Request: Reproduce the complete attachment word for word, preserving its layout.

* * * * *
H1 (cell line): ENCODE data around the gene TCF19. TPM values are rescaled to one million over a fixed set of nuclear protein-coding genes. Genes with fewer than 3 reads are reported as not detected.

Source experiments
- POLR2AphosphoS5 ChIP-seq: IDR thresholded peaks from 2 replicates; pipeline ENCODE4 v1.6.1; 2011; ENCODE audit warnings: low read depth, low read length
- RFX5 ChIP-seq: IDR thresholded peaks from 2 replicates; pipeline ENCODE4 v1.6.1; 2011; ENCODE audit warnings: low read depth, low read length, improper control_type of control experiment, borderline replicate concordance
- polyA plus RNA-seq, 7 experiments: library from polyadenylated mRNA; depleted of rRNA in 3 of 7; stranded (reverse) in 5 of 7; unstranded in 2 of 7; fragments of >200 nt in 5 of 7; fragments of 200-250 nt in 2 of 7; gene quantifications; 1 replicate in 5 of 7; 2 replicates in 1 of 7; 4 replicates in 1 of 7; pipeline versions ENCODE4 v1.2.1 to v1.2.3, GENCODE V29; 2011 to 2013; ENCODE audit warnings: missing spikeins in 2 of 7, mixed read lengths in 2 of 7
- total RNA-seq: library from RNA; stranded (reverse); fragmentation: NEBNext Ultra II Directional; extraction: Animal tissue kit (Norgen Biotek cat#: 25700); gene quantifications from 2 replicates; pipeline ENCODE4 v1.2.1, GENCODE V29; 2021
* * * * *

H1 (cell line): ENCODE data around the gene TCF19. TPM values are rescaled to one million over a fixed set of nuclear protein-coding genes. Genes with fewer than 3 reads are reported as not detected.

Source experiments
- POLR2AphosphoS5 ChIP-seq: IDR thresholded peaks from 2 replicates; pipeline ENCODE4 v1.6.1; 2011; ENCODE audit warnings: low read depth, low read length
- RFX5 ChIP-seq: IDR thresholded peaks from 2 replicates; pipeline ENCODE4 v1.6.1; 2011; ENCODE audit warnings: low read depth, low read length, improper control_type of control experiment, borderline replicate concordance
- polyA plus RNA-seq, 7 experiments: library from polyadenylated mRNA; depleted of rRNA in 3 of 7; stranded (reverse) in 5 of 7; unstranded in 2 of 7; fragments of >200 nt in 5 of 7; fragments of 200-250 nt in 2 of 7; gene quantifications; 1 replicate in 5 of 7; 2 replicates in 1 of 7; 4 replicates in 1 of 7; pipeline versions ENCODE4 v1.2.1 to v1.2.3, GENCODE V29; 2011 to 2013; ENCODE audit warnings: missing spikeins in 2 of 7, mixed read lengths in 2 of 7
- total RNA-seq: library from RNA; stranded (reverse); fragmentation: NEBNext Ultra II Directional; extraction: Animal tissue kit (Norgen Biotek cat#: 25700); gene quantifications from 2 replicates; pipeline ENCODE4 v1.2.1, GENCODE V29; 2021